“Beijing and the market leaders in China’s solar industry are undoubtedly worried about efforts from the US, EU, and India to develop homegrown solar manufacturing industries, so these recent tech export controls may very well be a response,” Cosimo Ries, an analyst with Trivium China, told Bloomberg. “Beijing is looking to slow down the speed at which its competitors can develop their own supply chains.”
No firm decisions have been made yet. But China's line of thought follows the recent passing of the Inflation Reduction Act in the US, which includes subsidies for clean-tech manufacturing and has led to a surge in announcements for new factories. Due to China's dominance in this market and the high barriers to entry, China may be looking to prevent the leakage of technology to foreign competitors.
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No friends in a crisis. "Norway announced on Friday measures to ensure its security of power supply and could limit some electricity exports to neighboring countries if there is a risk of shortages at home," reports Oilprice.com. "The government plans to introduce a mechanism under which electricity producers from hydropower – the most common power-generating source in Norway – will be responsible for keeping water levels in reservoirs above certain levels. Producers will also be asked to report water reservoir levels on a regular basis, the Norwegian government said."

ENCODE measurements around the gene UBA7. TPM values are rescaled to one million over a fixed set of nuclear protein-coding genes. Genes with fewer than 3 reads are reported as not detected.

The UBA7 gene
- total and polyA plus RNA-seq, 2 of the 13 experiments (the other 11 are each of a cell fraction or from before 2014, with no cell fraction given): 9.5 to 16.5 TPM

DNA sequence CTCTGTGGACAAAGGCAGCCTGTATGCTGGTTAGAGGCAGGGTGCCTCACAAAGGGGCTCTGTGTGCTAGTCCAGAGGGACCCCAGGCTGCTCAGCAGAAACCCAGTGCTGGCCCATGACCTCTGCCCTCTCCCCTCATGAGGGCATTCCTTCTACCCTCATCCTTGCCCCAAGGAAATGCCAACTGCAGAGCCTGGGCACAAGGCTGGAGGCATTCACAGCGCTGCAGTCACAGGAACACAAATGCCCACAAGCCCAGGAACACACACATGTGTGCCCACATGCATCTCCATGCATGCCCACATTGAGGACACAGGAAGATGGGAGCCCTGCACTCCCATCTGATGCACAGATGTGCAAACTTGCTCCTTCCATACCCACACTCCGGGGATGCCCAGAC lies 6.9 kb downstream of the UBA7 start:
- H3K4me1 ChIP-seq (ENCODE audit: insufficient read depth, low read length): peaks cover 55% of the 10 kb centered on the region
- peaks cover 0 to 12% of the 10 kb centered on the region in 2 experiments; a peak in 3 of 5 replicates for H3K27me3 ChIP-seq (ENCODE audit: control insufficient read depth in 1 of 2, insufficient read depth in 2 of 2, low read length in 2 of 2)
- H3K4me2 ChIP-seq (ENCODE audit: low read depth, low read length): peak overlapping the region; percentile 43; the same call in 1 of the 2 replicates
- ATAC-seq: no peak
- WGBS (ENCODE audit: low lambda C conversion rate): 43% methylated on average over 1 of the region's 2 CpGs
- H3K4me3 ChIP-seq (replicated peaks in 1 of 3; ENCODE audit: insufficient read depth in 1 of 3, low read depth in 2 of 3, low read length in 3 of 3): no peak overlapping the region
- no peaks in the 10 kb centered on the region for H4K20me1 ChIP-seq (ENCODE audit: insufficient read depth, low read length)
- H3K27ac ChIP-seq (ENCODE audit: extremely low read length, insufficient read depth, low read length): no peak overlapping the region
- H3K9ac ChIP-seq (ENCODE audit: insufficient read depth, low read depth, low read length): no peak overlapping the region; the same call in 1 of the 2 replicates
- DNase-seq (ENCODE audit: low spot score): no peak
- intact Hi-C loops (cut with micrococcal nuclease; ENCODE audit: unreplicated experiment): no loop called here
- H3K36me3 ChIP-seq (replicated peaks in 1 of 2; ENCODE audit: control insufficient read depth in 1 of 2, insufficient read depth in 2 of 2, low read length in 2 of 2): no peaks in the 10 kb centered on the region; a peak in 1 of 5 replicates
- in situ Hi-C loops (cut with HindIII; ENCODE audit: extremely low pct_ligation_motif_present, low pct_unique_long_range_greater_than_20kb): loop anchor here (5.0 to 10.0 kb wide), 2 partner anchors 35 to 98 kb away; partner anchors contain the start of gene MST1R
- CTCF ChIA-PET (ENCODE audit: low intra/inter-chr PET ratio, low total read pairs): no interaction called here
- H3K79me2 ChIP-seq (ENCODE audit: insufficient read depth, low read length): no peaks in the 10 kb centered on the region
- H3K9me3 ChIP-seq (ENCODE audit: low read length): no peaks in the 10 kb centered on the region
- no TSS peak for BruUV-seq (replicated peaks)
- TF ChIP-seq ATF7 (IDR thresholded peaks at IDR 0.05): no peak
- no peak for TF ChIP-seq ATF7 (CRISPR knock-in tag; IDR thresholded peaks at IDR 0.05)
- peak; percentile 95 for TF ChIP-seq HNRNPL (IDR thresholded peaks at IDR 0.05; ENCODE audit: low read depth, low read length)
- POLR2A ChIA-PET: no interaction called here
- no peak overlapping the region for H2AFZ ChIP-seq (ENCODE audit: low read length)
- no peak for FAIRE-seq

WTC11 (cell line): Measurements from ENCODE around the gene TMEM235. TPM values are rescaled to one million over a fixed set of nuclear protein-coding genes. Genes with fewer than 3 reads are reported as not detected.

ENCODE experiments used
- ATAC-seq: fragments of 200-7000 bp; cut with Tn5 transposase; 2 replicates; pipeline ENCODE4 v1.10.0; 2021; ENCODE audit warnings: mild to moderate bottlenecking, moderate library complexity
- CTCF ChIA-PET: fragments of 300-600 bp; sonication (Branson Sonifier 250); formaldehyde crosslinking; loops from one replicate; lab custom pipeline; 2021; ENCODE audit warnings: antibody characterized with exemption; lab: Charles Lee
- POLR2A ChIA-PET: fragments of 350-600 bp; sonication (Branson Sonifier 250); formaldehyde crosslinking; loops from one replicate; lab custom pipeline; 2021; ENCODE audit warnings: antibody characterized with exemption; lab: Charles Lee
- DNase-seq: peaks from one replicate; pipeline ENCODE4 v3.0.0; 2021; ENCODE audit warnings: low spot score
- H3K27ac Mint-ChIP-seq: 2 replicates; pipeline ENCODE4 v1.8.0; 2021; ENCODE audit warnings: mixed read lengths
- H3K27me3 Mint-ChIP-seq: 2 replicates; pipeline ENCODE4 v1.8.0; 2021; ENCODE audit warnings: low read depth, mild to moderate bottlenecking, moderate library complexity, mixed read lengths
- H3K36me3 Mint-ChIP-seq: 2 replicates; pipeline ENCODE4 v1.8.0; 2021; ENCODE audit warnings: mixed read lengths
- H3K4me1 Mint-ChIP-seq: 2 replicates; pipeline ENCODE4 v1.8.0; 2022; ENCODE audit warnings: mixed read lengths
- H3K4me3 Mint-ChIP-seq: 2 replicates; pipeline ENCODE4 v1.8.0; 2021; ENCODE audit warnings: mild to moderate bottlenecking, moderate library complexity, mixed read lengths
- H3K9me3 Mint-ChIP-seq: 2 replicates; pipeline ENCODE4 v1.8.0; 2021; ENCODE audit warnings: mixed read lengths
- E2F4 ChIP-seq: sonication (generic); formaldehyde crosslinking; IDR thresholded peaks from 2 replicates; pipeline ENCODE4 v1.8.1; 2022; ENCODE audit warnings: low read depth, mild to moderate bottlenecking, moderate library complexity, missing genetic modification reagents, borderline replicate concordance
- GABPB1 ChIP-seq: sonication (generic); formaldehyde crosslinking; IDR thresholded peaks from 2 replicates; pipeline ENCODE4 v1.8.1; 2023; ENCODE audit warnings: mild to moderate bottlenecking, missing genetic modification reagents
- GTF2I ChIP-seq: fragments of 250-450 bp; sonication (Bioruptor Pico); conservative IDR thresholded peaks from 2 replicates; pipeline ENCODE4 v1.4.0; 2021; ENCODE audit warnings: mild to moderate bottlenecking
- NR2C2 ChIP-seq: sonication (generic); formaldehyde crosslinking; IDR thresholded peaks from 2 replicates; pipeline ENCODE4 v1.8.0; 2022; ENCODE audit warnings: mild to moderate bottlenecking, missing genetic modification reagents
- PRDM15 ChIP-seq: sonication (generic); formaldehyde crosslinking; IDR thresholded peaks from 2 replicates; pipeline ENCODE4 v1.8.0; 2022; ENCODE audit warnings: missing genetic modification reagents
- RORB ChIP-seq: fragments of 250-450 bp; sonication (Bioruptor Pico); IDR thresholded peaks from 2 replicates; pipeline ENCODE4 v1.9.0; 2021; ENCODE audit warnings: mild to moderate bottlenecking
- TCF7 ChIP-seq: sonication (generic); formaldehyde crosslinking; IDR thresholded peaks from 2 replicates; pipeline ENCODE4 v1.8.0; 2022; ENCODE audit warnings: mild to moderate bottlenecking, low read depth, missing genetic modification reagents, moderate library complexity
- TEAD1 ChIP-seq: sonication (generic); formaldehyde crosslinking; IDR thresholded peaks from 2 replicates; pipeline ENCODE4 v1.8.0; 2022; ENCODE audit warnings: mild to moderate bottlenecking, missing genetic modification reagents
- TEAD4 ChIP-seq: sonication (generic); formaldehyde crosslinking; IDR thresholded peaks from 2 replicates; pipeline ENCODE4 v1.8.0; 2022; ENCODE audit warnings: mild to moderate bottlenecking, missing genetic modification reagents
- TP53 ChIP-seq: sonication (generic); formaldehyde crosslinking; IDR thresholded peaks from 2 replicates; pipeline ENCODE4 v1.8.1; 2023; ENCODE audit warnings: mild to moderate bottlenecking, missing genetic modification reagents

Big Oil and the White House are still locking antlers. "The White House on Friday launched a fresh attack against U.S. oil companies, accusing them of using profits to pay shareholders instead of boosting supply, after Chevron Corp said its annual profit doubled for 2022," reports Reuters. "Chevron posted a record $36.5 billion profit for 2022 that was more than double year-earlier earnings, kicking off what analysts expect to be a bumper earnings season for global energy suppliers. Earlier this week, Chevron said it would triple its spending on share repurchases to $75 billion over five years at current guidance. Other oil companies are expected to follow suit."
Natural gas generation has killed off most of the coal in Pennsylvania over the last two decades. "Natural gas-fired power plants generated 2% of the electricity produced in Pennsylvania in 2001. Over the next 20 years, natural gas-fired generation in the state increased rapidly, reaching 52% in 2021. Natural gas displaced most coal-fired generation, which fell from 57% of the electricity generated in Pennsylvania in 2001 to 12% in 2021," reports the Energy Information Administration. "Pennsylvania sits on top of the Marcellus shale, and the portions of the Marcellus under Pennsylvania and West Virginia constitute the largest natural gas field in the United States. Although natural gas has been produced in the Marcellus for a long time, production from the Marcellus became much more economical after fracking and horizontal drilling were developed. The first Marcellus shale natural gas well using these techniques was drilled in Pennsylvania in 2004. At the same time that natural gas production in Pennsylvania was increasing, coal production was declining, falling 40% from 74.1 million tons in 2001 to 42.5 million tons in 2021."